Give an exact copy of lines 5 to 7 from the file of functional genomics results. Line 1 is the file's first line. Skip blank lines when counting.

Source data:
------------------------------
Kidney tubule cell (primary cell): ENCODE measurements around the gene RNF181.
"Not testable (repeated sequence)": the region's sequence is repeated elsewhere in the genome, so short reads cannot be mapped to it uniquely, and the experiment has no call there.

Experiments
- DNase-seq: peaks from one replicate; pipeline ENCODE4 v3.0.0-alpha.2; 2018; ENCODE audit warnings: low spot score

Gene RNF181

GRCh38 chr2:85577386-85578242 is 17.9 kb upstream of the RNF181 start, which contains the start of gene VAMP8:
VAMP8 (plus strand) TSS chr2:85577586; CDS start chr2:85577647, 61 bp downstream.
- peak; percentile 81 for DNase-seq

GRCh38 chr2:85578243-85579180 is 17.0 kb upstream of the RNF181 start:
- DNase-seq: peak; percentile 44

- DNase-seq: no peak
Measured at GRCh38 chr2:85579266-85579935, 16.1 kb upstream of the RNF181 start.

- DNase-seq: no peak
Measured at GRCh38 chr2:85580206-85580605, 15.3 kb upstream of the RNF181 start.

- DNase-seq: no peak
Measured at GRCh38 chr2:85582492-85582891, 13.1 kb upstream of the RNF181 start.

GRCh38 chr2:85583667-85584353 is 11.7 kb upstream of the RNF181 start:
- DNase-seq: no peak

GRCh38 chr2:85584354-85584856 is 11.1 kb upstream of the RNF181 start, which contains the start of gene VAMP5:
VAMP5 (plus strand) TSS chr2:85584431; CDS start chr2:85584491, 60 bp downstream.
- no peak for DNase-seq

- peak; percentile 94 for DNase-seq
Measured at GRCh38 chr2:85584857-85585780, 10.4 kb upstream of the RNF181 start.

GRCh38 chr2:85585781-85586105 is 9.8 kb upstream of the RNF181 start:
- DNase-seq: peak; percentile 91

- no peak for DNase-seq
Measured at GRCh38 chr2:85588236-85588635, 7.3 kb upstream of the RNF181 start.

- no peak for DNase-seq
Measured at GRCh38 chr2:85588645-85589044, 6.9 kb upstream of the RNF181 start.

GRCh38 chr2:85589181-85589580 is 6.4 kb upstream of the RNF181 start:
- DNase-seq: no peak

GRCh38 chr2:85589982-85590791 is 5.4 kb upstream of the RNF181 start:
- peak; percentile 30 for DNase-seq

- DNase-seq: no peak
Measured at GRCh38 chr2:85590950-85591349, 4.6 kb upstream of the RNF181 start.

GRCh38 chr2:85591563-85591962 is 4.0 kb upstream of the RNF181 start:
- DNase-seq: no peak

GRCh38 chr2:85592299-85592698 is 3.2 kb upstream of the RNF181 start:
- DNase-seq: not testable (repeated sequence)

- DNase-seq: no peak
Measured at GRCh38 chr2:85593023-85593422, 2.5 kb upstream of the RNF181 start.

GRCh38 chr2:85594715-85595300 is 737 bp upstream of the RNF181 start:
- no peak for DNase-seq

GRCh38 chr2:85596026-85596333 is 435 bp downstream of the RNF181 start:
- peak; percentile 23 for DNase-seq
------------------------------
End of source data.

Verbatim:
Gene RNF181

GRCh38 chr2:85577386-85578242 is 17.9 kb upstream of the RNF181 start, which contains the start of gene VAMP8:
VAMP8 (plus strand) TSS chr2:85577586; CDS start chr2:85577647, 61 bp downstream.